Recent Linux on the D-Link DNS-313
(Last boot 2019-07-14 on kernel v4.19.57 with OpenWRT as rootfs)

D-Link DNS-313

D-Link DNS-313

I have moved the basic use and set-up of the device to the corresponding OpenWrt DNS-313 device page where it is properly maintained by the community. This page is just my own musings and tricks, and a bit of history.

Please use the OpenWrt community releases if you just want to use the DNS-313 with a recent firmware, OpenWrt has excellent support for the device, maintained by me and others.

I highly recommend using the OpenWRT images on this page over any legacy firmware for security reasons and AFAIK the performance is also better in all ways. As it is using OpenWRT, it is very hackable.

Some reference bootlogs:

Pre-cooked harddisk images

There are daily snapshots from OpenWRT available, but these does not currently include a .tar.gz version of the root filesystem which is necessary for the DNS-313.

Rebuilding OpenWrt from source

Follow the generic OpenWrt clone and build procedure:

Compiling the kernel

To compile the kernel you first need a ARMv4 toolchain to build it with, then you need to configure and compile the kernel, and possibly also attach an initramfs.

I use a special gemini.mak makefile that I put in the root of the kernel directory, edit the makefile to select the right DTB then I type:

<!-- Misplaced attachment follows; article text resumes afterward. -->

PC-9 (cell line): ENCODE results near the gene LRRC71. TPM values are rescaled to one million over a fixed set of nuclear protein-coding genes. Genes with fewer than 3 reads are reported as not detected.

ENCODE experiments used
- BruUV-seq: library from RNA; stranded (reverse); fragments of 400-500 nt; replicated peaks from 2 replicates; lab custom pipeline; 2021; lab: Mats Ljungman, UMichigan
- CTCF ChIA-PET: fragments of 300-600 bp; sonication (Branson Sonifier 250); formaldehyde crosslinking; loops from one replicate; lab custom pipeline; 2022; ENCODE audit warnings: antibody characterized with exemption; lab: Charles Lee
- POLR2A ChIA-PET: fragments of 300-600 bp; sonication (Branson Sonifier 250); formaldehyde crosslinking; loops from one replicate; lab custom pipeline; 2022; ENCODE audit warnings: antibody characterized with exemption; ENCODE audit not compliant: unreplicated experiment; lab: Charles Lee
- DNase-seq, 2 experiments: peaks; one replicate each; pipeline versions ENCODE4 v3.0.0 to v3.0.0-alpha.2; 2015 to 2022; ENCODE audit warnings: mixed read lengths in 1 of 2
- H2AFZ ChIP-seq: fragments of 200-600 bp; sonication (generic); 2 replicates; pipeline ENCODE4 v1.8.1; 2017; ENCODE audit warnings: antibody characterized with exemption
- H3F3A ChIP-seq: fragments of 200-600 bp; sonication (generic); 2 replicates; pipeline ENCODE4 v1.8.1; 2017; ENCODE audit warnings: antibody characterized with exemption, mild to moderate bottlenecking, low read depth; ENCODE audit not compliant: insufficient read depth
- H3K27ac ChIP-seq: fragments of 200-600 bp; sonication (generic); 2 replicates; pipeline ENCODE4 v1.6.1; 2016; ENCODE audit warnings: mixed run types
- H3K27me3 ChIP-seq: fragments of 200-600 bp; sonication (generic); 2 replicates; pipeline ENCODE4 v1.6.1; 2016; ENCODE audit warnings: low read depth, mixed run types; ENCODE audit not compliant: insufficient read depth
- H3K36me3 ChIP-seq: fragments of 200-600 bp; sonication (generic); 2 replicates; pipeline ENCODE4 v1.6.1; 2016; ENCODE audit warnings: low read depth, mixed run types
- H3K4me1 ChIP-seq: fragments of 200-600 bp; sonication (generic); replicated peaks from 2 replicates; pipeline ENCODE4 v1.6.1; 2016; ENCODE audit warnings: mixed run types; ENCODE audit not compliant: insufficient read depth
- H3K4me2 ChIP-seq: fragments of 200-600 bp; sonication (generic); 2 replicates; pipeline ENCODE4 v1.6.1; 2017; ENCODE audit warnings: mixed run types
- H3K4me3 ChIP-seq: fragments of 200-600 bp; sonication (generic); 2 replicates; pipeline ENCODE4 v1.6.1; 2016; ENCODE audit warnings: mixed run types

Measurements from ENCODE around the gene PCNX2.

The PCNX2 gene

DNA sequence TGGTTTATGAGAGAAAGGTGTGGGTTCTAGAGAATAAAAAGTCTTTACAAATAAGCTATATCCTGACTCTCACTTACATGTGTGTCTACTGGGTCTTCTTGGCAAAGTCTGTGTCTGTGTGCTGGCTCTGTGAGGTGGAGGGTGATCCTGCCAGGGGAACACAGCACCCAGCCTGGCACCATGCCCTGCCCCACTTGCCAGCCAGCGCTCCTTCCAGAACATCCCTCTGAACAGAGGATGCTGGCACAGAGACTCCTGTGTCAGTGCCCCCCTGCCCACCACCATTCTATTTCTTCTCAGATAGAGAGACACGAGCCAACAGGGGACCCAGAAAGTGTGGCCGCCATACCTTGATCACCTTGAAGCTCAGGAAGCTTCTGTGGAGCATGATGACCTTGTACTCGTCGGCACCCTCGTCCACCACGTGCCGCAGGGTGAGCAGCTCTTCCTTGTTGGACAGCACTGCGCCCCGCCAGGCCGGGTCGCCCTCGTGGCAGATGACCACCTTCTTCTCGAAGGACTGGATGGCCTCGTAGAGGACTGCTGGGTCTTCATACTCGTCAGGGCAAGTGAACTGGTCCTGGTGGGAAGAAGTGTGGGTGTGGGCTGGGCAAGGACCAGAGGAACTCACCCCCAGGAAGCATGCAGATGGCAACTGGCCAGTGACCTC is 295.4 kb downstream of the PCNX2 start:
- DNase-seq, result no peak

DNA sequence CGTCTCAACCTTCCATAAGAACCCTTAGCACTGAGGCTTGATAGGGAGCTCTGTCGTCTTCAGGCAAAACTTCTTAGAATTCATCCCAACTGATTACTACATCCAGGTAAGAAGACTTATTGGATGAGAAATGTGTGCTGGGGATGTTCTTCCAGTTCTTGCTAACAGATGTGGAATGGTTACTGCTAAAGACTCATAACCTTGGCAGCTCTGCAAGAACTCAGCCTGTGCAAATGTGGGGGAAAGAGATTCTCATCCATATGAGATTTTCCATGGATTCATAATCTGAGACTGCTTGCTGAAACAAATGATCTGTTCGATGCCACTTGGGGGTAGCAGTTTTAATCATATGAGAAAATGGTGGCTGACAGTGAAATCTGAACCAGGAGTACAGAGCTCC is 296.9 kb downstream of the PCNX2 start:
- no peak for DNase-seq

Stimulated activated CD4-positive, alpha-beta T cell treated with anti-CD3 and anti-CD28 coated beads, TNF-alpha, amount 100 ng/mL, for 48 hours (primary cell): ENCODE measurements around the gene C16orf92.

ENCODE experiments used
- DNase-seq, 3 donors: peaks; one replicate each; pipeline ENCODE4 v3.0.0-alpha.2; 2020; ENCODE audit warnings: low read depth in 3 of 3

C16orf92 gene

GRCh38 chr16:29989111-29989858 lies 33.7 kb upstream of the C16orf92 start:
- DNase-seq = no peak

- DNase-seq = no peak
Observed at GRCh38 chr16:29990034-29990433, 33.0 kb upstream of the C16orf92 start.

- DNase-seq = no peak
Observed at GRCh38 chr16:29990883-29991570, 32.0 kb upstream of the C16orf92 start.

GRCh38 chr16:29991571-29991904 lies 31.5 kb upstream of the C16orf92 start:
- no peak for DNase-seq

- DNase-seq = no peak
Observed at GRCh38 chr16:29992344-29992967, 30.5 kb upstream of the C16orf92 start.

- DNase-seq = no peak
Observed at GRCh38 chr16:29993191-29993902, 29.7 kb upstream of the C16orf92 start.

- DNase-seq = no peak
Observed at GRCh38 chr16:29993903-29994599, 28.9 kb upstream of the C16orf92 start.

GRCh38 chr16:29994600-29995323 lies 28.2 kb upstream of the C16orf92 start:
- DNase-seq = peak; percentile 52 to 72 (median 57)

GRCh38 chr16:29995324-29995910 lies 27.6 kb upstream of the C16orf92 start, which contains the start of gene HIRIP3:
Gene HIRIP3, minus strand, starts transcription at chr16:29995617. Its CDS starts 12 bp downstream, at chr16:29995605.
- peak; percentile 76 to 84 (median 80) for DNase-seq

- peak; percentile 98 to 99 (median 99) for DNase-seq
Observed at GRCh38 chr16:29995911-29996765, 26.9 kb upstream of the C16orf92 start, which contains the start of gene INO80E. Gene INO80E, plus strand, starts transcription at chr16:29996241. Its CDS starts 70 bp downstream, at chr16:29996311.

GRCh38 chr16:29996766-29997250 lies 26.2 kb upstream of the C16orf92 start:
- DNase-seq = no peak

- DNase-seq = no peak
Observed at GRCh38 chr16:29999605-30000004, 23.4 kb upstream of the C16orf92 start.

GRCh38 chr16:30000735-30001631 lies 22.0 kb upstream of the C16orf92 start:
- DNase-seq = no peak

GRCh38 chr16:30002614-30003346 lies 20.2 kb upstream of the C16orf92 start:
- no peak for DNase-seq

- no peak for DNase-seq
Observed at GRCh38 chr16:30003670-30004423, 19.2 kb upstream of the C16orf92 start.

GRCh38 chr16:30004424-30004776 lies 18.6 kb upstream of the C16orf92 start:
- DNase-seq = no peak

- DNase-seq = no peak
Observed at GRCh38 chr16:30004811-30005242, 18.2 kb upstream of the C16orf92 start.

make -f gemini.mak config && make -f gemini.mak build
And this will build the whole kernel, attaching an initramfs and a DTB file, and put the resulting zImage in $HOME as well as in /var/lib/tftpboot if it is writeable. You will need the rootfs-gemini.cpio rootfs for this to succeed.

Pre-built kernel images with rootfs

Analyzing the vendor code

Some information could be obtained by plowing through the (messy) vendor code. In drivers/char/g751.c we find:

#define GPIO_SET             2
#define SMBCLK_PIN           16
#define SMBDATA_PIN          15

So it is clear that the G751 temperature sensor is sitting on an emulated SMB (I2C) bus on GPIO lines 15 and 16. But this mocky chardev is actually used for all LED and fan control as well:

#define FAN_SPEED_LOW_PIN    11
#define FAN_SPEED_HIGH_PIN   12

So GPIO lines 11, 12, 13 are used for controlling the fan.

The boot loader code gives other hints. This can be found at dns-313_gpl_v2.01/source/Image/src/sl-boot-64M/src/sys/sys_main.c in the source release:

  #ifdef USB_DEV_MO
  vbus = REG32(SL2312_GPIO_BASE + 0x04)&BIT(17)  ; //read GPIO0[17]->data in 0x04
  vbus = REG32(SL2312_GPIO_BASE + 0x04)&BIT(18)  ; //read GPIO0[17]->data in 0x04
  }       //printf("vbus : %x\n",vbus);
  vbus = 1;

This is a hint that GPIO 17 and 18 is used for VBUS detection.

Further digging in the emac driver gives that GPIO lines 22 and 21 are used for MDIO to the PHY, and the PHY is on address 1 on the MDIO bus. This seems to be the case with almost all SL3512-based NAS things so no big surprise there.

In the initrd.tgz provided with the sources I found a file named /sbin/fan.script which provides the info that the fan should turn on at low speed at 43 degrees celsius and high speed at 47 degrees celsius.

Analyzing the flash contents

This device does not use the flash for the operating system or the root filesystem: it is just 512KiB and way too small to even fit a Linux kernel. Instead, there is a partition with a RedBoot-derived boot loader, and two partitions just named "MTD1" and "MTD2", each containing a (very small) file system.